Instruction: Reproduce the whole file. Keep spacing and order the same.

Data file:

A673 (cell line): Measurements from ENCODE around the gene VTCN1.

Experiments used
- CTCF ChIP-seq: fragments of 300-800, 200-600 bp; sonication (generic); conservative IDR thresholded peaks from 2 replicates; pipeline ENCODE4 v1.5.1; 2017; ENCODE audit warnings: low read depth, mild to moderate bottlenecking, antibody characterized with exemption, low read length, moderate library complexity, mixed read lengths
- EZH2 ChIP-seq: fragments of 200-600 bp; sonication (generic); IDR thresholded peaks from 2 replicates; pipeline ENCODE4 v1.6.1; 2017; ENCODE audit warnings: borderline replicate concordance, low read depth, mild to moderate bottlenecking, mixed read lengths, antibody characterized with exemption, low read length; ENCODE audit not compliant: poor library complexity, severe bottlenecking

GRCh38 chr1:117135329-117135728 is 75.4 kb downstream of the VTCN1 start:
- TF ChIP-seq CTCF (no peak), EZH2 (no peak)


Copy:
A673 (cell line): Measurements from ENCODE around the gene VTCN1.

Experiments used
- CTCF ChIP-seq: fragments of 300-800, 200-600 bp; sonication (generic); conservative IDR thresholded peaks from 2 replicates; pipeline ENCODE4 v1.5.1; 2017; ENCODE audit warnings: low read depth, mild to moderate bottlenecking, antibody characterized with exemption, low read length, moderate library complexity, mixed read lengths
- EZH2 ChIP-seq: fragments of 200-600 bp; sonication (generic); IDR thresholded peaks from 2 replicates; pipeline ENCODE4 v1.6.1; 2017; ENCODE audit warnings: borderline replicate concordance, low read depth, mild to moderate bottlenecking, mixed read lengths, antibody characterized with exemption, low read length; ENCODE audit not compliant: poor library complexity, severe bottlenecking

GRCh38 chr1:117135329-117135728 is 75.4 kb downstream of the VTCN1 start:
- TF ChIP-seq CTCF (no peak), EZH2 (no peak)